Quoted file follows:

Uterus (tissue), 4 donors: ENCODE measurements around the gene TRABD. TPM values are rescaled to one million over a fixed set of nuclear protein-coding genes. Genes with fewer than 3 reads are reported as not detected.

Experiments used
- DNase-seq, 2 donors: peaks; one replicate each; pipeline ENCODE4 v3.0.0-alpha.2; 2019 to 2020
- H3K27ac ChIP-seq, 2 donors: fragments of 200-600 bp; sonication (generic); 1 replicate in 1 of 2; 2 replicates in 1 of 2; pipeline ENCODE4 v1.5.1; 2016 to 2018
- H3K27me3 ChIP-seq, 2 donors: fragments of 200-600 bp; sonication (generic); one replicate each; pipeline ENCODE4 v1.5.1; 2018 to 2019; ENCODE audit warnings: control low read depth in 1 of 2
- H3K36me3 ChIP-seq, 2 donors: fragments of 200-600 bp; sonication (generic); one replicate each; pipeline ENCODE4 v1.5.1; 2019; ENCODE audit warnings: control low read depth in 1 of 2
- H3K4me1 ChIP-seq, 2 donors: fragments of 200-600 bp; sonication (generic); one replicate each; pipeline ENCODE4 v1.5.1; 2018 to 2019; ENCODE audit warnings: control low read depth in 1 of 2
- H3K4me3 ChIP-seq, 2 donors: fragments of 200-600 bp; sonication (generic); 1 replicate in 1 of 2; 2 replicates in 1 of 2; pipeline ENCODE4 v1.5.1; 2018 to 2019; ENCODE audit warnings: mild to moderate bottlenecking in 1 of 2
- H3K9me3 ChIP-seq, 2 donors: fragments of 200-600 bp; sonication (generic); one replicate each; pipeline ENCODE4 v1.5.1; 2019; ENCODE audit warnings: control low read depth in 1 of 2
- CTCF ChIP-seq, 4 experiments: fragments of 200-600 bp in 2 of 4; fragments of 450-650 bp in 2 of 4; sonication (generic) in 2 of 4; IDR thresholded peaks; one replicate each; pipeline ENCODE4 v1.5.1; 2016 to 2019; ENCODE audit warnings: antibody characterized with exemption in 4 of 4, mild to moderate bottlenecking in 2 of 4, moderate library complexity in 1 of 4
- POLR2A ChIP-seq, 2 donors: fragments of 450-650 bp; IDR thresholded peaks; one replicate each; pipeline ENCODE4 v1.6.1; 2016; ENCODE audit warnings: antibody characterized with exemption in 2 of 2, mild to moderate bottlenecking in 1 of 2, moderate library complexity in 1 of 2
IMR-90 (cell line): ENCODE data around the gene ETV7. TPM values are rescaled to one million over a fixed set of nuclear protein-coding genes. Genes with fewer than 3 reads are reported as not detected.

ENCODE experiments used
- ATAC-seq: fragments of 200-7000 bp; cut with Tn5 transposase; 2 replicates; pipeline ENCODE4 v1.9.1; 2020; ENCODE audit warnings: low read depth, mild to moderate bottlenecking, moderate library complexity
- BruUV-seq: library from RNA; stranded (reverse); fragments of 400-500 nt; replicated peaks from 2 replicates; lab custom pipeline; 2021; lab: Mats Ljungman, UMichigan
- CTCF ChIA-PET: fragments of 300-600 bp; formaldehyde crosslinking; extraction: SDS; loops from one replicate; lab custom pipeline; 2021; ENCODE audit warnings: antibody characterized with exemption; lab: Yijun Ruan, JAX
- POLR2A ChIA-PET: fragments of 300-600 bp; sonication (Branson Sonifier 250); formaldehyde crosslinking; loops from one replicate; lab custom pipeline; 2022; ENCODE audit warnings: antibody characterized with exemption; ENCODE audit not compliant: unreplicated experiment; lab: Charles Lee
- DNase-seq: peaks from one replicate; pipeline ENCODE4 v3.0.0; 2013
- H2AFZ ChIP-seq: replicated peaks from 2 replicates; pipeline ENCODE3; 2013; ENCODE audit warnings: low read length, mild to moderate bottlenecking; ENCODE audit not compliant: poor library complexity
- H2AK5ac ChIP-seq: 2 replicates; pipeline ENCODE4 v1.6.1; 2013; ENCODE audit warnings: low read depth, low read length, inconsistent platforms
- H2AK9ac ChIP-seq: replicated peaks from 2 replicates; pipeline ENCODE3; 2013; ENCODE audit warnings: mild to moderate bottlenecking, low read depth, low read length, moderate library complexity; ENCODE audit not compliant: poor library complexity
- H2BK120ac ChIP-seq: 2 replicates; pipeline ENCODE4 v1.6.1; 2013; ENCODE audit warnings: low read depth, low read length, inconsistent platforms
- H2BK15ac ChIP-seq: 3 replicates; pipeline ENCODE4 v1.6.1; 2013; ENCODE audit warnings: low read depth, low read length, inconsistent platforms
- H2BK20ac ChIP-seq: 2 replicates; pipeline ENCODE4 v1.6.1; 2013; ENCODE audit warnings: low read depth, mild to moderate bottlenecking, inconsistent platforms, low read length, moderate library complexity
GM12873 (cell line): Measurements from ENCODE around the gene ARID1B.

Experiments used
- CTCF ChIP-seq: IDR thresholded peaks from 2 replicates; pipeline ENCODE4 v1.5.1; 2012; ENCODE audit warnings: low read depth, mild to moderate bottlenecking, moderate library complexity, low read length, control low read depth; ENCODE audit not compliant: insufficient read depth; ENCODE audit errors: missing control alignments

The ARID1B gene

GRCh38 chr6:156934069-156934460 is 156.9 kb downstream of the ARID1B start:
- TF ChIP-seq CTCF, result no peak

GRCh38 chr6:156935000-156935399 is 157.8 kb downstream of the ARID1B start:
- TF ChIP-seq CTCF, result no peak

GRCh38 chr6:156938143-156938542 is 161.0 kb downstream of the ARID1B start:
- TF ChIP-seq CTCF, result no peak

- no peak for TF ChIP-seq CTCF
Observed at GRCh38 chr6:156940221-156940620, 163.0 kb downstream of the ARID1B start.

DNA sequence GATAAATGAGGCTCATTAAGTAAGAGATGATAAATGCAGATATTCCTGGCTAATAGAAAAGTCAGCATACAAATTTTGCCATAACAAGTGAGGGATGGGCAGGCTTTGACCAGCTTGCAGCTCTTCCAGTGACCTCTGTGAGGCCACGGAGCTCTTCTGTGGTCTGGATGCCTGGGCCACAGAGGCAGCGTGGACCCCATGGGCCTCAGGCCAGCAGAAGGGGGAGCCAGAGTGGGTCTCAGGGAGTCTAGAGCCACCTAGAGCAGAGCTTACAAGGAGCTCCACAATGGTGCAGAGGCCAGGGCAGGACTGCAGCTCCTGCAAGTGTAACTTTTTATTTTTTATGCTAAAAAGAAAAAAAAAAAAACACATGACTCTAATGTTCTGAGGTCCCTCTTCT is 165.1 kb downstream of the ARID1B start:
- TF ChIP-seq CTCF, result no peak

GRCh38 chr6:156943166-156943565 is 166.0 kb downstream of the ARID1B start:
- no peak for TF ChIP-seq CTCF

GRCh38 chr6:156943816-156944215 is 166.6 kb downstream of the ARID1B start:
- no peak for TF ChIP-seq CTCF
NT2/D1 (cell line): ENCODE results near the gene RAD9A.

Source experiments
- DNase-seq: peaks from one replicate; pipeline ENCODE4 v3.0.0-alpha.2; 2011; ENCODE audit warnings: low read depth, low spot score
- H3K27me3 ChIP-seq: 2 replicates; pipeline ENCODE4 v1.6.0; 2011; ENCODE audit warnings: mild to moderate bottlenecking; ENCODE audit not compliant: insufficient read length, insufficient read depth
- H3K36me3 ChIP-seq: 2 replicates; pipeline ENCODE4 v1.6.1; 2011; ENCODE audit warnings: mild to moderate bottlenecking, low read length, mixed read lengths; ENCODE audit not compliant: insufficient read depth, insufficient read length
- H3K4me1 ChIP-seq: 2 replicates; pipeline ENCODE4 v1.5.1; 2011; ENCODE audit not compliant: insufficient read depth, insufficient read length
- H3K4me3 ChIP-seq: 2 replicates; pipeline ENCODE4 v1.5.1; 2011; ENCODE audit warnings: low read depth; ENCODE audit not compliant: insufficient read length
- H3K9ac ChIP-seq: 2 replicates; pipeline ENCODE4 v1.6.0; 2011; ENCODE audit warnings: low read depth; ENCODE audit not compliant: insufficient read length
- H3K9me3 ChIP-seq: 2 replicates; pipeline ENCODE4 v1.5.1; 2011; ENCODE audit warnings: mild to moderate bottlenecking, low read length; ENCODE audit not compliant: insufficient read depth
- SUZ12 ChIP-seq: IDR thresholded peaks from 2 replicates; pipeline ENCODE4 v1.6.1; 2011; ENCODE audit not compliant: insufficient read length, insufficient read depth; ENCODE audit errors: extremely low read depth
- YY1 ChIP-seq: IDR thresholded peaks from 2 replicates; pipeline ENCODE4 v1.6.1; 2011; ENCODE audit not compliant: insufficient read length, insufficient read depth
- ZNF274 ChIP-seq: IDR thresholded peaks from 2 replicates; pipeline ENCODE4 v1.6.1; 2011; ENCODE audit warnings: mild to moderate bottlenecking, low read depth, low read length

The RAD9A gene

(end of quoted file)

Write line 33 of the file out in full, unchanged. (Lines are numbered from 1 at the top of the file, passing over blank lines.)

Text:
GRCh38 chr6:156938143-156938542 is 161.0 kb downstream of the ARID1B start: